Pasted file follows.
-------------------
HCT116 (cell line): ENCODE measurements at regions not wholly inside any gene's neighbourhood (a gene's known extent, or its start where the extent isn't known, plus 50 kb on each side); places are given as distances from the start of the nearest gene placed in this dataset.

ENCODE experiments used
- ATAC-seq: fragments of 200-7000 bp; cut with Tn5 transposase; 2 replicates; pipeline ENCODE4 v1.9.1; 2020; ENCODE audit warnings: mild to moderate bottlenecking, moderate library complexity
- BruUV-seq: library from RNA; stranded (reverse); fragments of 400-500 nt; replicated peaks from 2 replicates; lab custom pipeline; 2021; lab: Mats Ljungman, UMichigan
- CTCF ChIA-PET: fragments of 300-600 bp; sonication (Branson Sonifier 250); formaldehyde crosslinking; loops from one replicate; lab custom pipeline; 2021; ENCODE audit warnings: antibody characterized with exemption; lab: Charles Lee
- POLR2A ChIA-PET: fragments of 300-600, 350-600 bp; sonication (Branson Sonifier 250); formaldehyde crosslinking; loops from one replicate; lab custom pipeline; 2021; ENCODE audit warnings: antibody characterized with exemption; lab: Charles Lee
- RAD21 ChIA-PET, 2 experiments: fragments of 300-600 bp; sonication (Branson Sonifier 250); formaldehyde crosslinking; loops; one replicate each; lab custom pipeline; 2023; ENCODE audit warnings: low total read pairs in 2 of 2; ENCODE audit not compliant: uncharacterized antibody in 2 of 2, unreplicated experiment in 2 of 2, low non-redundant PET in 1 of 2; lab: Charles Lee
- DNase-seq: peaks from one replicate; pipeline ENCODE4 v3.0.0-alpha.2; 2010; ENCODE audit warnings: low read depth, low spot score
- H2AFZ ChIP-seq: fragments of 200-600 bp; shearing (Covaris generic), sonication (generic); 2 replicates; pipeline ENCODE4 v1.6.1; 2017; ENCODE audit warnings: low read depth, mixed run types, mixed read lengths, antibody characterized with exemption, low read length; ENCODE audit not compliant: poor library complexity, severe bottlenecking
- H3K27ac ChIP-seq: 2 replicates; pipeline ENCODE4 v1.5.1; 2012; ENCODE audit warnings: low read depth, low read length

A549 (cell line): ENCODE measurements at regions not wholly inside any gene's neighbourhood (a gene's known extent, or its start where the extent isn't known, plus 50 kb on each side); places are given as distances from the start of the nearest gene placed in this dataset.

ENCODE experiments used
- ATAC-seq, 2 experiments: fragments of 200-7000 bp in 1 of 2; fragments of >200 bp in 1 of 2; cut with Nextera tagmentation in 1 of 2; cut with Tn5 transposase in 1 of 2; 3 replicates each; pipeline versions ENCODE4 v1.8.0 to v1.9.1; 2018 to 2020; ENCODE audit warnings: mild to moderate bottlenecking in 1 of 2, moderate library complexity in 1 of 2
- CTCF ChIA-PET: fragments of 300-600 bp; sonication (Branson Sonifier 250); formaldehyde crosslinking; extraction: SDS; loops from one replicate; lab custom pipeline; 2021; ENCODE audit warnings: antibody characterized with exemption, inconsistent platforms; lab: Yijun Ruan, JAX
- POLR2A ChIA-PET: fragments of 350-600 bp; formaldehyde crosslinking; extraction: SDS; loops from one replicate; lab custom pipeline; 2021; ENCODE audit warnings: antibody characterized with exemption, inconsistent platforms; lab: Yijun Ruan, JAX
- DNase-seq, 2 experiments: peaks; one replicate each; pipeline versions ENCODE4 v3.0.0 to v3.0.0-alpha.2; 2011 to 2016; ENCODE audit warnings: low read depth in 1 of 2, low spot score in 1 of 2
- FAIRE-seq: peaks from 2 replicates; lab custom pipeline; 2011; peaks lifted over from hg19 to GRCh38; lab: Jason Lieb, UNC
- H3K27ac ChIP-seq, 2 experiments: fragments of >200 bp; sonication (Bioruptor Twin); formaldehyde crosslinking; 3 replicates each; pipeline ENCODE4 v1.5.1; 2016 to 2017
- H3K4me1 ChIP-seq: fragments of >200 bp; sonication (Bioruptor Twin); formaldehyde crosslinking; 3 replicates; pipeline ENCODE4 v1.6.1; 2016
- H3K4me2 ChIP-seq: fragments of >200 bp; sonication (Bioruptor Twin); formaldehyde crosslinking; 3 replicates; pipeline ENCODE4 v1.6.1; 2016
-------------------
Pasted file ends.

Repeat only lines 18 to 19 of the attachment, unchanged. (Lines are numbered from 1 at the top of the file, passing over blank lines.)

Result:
- H3K27ac ChIP-seq, 2 experiments: fragments of >200 bp; sonication (Bioruptor Twin); formaldehyde crosslinking; 3 replicates each; pipeline ENCODE4 v1.5.1; 2016 to 2017
- H3K4me1 ChIP-seq: fragments of >200 bp; sonication (Bioruptor Twin); formaldehyde crosslinking; 3 replicates; pipeline ENCODE4 v1.6.1; 2016